Cryptography is the study of concealing information. It is used when communicating over an untrusted medium like the internet. Such mediums require the information to be protected from third parties.
Modern cryptography focuses on the development of cryptographic algorithms which hackers can hardly break. Most of these algorithms cannot be broken by any practical means due to their computational hardness.
Public key cryptography, symmetric key cryptography, and hash functions are the three types of cryptographic algorithms used in modern-day cryptography. Public key cryptography involves the use of two different but mathematically related keys.
For symmetric key cryptography, the sender and the receiver share the same key which is used to encrypt data. In hash functions, no key is used. Instead, a fixed length hash value from the data is computed. This makes it impossible to recover the original length of the plain text.
Steganography deals with composing concealed messages. However, only the sender and the receiver are aware that the message even exists. Such messages do not attract attention since nobody except the sender and the receiver are aware of its existence. Physical Steganography is the ancient methods of steganography which was used in days of old.
Some examples of such methods include messages concealed on the inner ink pipes of pens, messages hidden inside another message or messages written using secret inks amongst others.
Digital steganography is the methods employed in modern steganography. Some of these current methods include concealing messages within noisy images, inserting pictures with the message within video files and embedding a message within random data amongst others.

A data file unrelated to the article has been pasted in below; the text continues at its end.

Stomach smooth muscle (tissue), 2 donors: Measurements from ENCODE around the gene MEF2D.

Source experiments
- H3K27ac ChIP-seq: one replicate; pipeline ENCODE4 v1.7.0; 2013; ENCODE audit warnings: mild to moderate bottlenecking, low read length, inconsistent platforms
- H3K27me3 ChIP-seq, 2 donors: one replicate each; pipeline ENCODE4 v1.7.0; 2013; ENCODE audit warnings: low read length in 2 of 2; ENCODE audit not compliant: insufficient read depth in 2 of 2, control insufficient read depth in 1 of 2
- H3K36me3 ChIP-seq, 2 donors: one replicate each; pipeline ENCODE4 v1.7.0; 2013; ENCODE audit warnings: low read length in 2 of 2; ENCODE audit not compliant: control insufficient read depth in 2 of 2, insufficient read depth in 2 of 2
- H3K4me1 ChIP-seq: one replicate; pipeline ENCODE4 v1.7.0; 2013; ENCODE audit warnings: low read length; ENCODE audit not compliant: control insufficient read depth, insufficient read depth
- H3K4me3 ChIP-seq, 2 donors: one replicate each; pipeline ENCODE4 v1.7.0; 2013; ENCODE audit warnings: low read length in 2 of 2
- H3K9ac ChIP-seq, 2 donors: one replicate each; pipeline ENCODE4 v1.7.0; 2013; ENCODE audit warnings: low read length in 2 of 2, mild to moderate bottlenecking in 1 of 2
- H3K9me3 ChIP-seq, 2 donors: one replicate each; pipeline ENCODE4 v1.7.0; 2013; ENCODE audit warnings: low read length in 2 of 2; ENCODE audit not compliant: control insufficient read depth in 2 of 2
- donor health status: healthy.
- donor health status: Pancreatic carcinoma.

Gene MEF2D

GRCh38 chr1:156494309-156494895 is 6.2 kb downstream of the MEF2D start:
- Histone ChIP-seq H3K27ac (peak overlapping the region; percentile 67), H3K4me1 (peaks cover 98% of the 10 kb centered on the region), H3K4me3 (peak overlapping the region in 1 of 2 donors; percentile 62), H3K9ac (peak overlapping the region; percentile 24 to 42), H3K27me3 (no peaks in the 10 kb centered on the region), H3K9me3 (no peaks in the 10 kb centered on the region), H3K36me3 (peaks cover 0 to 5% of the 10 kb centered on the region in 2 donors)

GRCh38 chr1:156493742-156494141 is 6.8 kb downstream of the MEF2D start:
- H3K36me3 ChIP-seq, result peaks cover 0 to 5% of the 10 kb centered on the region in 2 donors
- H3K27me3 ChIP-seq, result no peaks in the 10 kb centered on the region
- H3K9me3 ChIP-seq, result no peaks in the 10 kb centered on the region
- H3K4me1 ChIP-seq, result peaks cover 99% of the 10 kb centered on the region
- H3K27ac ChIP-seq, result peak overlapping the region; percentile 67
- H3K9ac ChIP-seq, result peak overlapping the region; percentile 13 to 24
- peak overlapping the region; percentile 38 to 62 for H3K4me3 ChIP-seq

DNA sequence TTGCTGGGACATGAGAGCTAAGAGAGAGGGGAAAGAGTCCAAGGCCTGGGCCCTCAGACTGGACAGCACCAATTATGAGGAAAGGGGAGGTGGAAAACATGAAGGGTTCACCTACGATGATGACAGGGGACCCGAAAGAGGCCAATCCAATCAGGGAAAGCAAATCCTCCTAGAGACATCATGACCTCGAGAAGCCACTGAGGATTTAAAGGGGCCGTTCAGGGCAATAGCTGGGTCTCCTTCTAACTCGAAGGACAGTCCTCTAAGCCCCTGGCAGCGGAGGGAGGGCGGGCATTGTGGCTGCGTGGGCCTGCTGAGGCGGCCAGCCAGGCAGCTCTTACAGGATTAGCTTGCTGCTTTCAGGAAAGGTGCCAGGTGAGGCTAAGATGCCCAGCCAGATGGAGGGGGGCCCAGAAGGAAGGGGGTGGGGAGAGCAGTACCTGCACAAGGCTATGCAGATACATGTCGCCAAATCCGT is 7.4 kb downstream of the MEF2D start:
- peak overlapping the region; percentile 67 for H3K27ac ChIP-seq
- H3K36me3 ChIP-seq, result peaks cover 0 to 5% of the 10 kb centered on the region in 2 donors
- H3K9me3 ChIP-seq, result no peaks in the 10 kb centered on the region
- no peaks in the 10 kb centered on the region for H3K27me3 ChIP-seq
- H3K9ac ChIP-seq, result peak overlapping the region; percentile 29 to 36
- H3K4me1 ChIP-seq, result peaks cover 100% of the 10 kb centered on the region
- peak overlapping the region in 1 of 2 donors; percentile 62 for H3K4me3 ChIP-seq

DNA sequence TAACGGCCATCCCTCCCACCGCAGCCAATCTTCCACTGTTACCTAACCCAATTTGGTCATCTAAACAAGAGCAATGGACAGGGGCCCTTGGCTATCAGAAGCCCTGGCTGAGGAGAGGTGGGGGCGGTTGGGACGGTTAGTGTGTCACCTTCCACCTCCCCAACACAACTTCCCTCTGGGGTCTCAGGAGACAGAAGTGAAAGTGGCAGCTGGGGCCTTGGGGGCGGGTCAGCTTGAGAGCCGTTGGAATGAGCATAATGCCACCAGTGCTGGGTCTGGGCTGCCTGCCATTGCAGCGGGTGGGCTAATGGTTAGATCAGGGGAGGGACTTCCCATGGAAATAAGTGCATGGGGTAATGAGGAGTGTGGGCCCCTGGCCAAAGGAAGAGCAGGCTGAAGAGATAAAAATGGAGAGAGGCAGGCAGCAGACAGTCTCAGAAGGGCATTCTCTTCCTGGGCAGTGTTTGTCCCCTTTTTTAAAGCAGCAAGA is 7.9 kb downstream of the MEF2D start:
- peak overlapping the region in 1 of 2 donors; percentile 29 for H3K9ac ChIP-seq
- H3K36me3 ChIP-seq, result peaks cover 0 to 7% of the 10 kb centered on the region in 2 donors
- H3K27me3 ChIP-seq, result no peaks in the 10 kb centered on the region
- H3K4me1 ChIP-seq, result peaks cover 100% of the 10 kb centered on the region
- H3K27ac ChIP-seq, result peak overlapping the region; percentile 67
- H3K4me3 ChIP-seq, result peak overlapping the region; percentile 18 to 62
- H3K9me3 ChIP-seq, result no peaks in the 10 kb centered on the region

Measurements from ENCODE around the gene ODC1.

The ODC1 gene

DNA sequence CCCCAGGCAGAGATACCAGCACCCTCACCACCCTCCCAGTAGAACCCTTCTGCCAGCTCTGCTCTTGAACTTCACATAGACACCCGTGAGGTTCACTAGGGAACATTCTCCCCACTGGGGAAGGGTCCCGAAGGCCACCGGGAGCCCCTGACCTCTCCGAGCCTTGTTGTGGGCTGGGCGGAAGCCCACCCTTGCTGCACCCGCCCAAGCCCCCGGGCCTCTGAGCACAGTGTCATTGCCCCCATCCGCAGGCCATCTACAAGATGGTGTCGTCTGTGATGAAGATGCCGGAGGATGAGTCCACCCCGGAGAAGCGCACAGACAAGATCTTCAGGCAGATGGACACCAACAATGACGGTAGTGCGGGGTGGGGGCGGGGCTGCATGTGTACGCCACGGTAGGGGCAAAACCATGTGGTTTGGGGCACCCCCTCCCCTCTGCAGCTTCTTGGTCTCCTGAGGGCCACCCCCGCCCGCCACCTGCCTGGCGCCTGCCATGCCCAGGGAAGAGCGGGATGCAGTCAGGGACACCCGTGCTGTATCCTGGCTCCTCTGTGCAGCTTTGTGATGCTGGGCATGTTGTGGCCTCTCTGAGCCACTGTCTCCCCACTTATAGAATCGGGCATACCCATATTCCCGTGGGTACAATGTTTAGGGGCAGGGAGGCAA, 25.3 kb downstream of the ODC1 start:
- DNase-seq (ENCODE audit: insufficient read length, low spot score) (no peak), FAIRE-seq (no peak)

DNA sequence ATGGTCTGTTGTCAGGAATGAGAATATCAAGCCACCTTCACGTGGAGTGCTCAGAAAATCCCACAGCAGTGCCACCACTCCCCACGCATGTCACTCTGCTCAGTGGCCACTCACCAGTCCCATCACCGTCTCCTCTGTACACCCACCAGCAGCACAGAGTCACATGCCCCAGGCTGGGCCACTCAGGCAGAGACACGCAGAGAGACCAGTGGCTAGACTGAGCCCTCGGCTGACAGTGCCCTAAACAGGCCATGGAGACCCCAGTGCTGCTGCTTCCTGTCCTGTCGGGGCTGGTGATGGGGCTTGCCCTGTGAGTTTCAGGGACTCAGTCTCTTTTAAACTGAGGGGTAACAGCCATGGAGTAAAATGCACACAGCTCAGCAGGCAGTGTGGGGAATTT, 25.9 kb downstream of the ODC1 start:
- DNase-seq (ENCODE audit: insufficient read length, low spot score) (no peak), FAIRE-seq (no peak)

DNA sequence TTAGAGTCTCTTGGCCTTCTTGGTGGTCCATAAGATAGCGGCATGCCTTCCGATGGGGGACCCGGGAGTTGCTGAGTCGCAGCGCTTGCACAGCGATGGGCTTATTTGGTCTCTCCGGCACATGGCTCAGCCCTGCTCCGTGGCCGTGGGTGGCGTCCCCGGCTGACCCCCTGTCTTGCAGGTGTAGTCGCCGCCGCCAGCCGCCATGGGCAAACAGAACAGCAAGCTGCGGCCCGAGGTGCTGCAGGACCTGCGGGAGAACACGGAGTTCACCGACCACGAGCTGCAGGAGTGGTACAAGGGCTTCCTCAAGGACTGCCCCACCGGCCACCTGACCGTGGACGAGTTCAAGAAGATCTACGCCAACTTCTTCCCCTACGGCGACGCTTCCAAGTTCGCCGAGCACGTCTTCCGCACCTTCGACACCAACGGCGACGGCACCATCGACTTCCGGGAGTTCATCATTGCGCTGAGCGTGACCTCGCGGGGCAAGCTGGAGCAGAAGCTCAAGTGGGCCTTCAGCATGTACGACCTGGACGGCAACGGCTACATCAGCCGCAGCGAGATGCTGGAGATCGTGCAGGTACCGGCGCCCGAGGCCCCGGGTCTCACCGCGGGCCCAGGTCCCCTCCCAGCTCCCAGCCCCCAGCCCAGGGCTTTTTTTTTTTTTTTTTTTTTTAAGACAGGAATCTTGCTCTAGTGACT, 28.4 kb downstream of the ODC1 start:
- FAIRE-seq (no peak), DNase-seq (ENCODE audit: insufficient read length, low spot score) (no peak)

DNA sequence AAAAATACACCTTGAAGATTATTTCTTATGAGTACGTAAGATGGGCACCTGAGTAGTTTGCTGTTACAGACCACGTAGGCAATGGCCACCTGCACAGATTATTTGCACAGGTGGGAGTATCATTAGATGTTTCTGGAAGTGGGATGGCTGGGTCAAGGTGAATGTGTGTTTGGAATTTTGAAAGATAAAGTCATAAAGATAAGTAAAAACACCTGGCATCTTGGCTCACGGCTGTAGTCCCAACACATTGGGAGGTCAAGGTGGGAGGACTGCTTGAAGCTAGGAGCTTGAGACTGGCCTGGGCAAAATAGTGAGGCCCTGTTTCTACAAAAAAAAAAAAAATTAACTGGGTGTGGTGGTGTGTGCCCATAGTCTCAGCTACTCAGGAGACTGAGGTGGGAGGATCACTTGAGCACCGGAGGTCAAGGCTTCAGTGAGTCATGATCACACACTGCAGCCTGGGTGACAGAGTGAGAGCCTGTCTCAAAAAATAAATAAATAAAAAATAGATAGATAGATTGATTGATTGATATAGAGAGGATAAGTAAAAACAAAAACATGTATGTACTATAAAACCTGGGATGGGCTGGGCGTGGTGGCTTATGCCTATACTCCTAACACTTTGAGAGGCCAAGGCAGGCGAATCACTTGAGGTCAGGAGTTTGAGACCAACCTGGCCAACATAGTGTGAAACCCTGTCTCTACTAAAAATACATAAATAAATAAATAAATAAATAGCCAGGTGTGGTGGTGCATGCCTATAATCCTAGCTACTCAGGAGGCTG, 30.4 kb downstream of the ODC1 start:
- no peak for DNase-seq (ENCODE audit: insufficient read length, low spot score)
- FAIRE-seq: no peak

Telecommunication networks use network steganography. This method includes techniques like VoIP steganography and WLAN steganography.
Types of encoding
Least Significant Bit encoding
This method is the most popular amongst the methods used to encode images. Programs that use the Least Significant Bit or LSB methods use the least significant bit of every byte on an image to encode the message. Such procedures slightly change the value of every pixel in the picture. However, these changes are not enough to make significant changes in the image.
For a 24-bit image, each pixel uses 3-bytes. This means that 3 bits of concealed message are encoded in each pixel. This process alters the image which still looks the same to the human eye when comparing to the original. However, this method is not popular as 24-bit images are quite large and they can arouse suspicion.
Using a 256 color image is a more convenient way. In this approach, 1 byte is used for each pixel. 300 kilobits of data can be hidden in 640 x 480 image of this quality. One can even conceal an image within another image in case they have a large image. White Noise Storm and S-Tools are popular commercial programs that use LSB encoding.
Frequency Domain encoding
This method uses 2-dimensional Fast Fourier Transform or 2-D FFT of the container image to encode messages within an image. The frequencies of the image are separated into rings centered on an axis by the 2-D FFT. The rings furthest from the axis represent high frequencies, and the ones closest to the axis represent low frequencies.
Message text is typically encoded in the middle frequencies of the image in the frequency domain encoding method. This process is very simple. Message text is converted into bits which are in turn overlaid in a ring shape. This helps in achieving the desired 2-D FFT frequency
When we compare cryptography and steganography, the following are the main differences that immediately stand out:
- Steganography deals with composing concealed messages which their existence is only known by the sender and the receiver while cryptography is the study of hiding information.
- In cryptography, the concealed message is visible to the world while in steganography only the sender and the receiver know the existence of the message. Due to this, unwanted attention towards the hidden message is removed.
- Cryptographic methods protect the content of a message, while steganography methods conceal both the message as well as its contents.
If both cryptography and steganography are combined, one can achieve better security.